Well, the answer is multi-layered. On an experiential level, the benefits of change upon the individual are well-established. A visit to a theatre space to see a performance will activate some or all of the following areas - self-regard (considering what to wear), anticipation (thinking about the event ahead, what you are looking forward to about it), social anticipation (looking forward to seeing friends or family), experiential anticipation (thinking about what you know about the performance, elements contained within it, the actors, the music), curiosity (what you think you might feel about seeing the event), and many more that you can well imagine, I’m sure.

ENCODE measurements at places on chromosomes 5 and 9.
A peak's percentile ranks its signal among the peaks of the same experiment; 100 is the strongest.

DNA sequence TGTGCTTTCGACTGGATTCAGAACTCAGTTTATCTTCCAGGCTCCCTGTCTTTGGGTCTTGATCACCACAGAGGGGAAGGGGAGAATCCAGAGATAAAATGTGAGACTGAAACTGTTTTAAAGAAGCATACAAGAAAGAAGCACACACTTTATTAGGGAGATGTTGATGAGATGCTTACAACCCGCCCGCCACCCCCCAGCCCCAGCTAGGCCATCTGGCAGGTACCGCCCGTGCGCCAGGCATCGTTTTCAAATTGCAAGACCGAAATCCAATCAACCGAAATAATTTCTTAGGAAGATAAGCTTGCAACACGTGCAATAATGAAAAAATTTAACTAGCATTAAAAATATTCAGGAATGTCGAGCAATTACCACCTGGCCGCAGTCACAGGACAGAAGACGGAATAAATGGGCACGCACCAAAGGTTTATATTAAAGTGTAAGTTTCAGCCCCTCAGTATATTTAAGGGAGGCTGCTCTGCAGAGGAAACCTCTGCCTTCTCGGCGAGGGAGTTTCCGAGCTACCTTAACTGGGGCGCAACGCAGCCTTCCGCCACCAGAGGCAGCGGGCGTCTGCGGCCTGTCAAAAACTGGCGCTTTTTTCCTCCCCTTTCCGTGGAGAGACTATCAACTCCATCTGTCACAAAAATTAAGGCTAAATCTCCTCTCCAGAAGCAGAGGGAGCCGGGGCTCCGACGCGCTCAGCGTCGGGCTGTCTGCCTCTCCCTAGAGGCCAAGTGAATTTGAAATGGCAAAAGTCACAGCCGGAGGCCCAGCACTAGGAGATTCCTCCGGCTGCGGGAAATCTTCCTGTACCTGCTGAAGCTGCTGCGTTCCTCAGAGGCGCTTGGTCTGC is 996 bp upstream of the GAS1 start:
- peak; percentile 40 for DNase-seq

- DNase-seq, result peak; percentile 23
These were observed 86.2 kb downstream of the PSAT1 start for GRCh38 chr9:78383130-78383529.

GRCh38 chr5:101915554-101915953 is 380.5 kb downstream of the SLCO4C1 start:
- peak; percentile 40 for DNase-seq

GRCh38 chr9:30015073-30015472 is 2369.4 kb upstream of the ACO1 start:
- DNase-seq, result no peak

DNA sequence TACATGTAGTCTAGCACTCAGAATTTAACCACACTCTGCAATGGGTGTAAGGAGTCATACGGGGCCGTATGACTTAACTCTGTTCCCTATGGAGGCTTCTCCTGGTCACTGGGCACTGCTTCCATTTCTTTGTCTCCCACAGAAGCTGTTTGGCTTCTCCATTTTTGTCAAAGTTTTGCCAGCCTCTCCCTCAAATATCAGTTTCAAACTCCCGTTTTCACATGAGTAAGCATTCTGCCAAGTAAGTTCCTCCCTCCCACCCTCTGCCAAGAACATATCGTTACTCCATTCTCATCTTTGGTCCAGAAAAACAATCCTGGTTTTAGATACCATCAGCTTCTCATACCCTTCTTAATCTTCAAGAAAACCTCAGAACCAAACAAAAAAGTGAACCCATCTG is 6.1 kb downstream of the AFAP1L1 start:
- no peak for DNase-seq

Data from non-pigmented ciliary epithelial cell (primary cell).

Irrespective of the event itself, theatre has the power to help us come to terms with change, which is the only constant in life. However, our nervous system doesn’t “like” change - and tries to avoid it to “protect” us from it. By stepping out of our comfort zone - perhaps by going out to an unfamiliar environment or trying a new kind of show which we’re not sure if we’ll like, allows us to expand our comfort zone, which has benefits in terms of enhanced confidence and self-esteem. But change is all around us, and adapt to change we must. In going to a theatre event we navigate the change in environment (we are going out of our home!), the change in destination (we may know that theatre - or we may be a first-time visitor), the change in social mixing (we are out, often with friends). The theatre space itself is a change in location, too. And then we come to the event itself.